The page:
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Tuesday, 12 January 2010

Turn, Turn, Turn

Around this time of the year many of us find ourselves reflecting on our achievements, near misses and down right failures that have marked the past twelve months. If we’re lucky the balance sheet may just shade to the positive and we can feel a small sense of satisfaction in not completely screwing up our life, loves or job.

How you draw up that balance sheet largely depends on your outlook to life, but also on what’s happened to you in the recent past. A recent bad experience can cloud and distort, turning what others might see as a minor mishap into a major catastrophe. Usually this distortion will be momentary and in no time you’ll be back on an even keel, but occasionally you can find yourself seriously winded and it takes some time to get back on your feet.

Often, what is so difficult to do is to squarely face the discomfort, pain or disappointment. Blaming our injury on others may allow us to shrug off the worst effects and direct our pain outwards and project it onto other people or events. It’s a natural response; none of us likes to be hurt or to acknowledge that we fall short. The trouble is that such behaviour can become habitual and in doing so we build ourselves a carapace. It seems to work in deflecting the darts with which life and others prick us, but it makes it impossible for warmth, love, friendship and help to break through.

Two of my favourite tales are by Oscar Wilde, “The Selfish Giant” and “The Happy Prince”. In the former the giant had a marvellous orchard full of peach trees, but he built a high wall and forbade the local children from playing in the orchard. Springs, summers and autumns came and went and outside the orchard birds sang, flowers bloomed and trees blossomed but the orchard was in perpetual winter. Then one day all this changed, in the garden a linnet sang and on looking out of his castle window the giant saw children in the trees and blossom filled the trees. The garden rang with laughter and the sound of birds but under one of the trees a small boy stood. He was too small to climb the tree and it was still covered in frost and snow. Immediately the giant understood; he picked up the boy and as he placed him on a branch of the tree the frost and snow melted and the tree blossomed. The giant knocked down the wall and gave the orchard over to the children; and thereafter he delighted in the children’s playing and laughter.

In “The Happy Prince”, a swallow that should have migrated to Egypt with his fellow swallows instead nests in a beautiful gilded statue high above a town square. The statue is that of the Happy Prince and while nesting there the swallow discovers that tears are falling from statue. The Prince explains that when he was alive he lived in a plush palace never caring for what happened outside his palace walls and never allowing sorrow to enter his life. Now from his high vantage point he could see all the pain and misery that existed in his town. And although he only had rubies as eyes and an iron heart what he saw made him weep.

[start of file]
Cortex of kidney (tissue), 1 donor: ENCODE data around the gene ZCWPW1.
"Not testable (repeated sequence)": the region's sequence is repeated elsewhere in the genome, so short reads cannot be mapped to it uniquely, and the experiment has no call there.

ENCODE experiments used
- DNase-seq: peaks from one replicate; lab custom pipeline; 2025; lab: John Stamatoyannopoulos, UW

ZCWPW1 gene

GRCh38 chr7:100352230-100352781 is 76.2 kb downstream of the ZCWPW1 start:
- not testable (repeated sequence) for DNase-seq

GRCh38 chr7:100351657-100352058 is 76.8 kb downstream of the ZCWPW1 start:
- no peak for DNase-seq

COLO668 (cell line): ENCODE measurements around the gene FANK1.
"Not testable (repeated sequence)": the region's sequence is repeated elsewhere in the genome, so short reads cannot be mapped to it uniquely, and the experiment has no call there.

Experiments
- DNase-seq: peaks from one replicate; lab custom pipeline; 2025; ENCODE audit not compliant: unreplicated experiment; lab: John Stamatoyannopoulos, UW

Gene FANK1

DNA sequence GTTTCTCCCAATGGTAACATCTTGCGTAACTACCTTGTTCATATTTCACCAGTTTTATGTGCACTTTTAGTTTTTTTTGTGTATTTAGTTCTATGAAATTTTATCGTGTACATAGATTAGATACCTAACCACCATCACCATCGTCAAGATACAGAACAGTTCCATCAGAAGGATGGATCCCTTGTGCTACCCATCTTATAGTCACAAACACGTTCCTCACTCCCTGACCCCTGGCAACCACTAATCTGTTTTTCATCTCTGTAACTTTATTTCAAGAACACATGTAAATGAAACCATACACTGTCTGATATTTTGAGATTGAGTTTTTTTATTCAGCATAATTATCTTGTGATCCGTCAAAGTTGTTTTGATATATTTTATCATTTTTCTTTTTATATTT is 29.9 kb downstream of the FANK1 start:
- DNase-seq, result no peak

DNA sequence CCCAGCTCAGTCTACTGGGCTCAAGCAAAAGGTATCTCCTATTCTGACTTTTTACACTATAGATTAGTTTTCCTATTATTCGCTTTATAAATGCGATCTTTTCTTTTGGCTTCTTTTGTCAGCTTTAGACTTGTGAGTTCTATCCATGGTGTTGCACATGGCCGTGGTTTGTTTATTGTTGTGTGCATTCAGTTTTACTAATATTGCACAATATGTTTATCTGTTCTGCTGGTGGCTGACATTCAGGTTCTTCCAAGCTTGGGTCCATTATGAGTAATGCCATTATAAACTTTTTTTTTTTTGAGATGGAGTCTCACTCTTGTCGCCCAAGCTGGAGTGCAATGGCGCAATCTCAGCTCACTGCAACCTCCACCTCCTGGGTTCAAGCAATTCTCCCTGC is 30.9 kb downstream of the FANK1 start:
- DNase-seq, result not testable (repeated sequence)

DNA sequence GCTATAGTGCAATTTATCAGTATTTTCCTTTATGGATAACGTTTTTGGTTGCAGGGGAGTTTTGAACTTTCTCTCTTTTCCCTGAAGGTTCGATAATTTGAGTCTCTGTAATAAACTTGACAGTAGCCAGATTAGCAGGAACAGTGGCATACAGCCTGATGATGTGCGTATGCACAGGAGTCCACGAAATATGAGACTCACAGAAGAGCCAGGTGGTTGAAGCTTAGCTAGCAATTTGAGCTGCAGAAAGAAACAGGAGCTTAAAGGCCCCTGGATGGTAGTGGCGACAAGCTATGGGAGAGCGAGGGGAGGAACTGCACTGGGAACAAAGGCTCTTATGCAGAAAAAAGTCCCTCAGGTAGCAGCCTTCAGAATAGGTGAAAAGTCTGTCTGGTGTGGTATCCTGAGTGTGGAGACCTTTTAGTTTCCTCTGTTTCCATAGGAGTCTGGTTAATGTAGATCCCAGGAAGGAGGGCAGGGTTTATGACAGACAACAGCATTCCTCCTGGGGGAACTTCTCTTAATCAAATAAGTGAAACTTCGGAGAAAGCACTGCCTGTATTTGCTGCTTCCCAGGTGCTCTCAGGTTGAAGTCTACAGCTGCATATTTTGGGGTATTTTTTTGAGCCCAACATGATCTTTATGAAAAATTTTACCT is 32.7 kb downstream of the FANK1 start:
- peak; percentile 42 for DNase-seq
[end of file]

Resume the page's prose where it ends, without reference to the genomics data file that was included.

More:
The longer the swallow stayed the colder the weather became, but he did not leave to join the other swallows in Egypt. Instead he did the Happy Prince’s bidding; taking the ruby from the Prince’s sword to a poor mother, and the two sapphires that were his eyes to a young man in a garret and a little match girl. With the Prince now blind the swallow vowed to stay beside his friend and act as his eyes, flying over the town and telling the Prince of the all the misery that existed there. Hearing this the Prince asked the swallow to strip him of the gold leaf that covered him and to distribute it to the poor. This the swallow did and as each day and night grew colder he sat with the Prince who he had grown to love; until one extremely cold night he died at the feet of the Prince. In that hard frost the Prince’s own iron heart cracked. Having lost his jewels and gilt the statue looked derelict and the town council dismantled it and took the cracked heart to be melted down. However, that heart could not be smelted and it was discarded on a dust-heap where the dead swallow was lying.

““Bring me the two most precious things in the city,” said God to one of His Angels; and the Angel brought Him the leaden heart and the dead bird.

“You have rightly chosen,” said God, “for in my garden of Paradise this little bird shall sing for evermore, and in my city of gold the Happy Prince shall praise me.””

Finally, the tale of the swallow and its missed migration brings me to the recent story about the Artic Tern (hence the punning title). As an achievement its annual migration of some 71,000 km takes some beating. If I could look back on a comparable achievement at the end of a year I’d feel mightly pleased.

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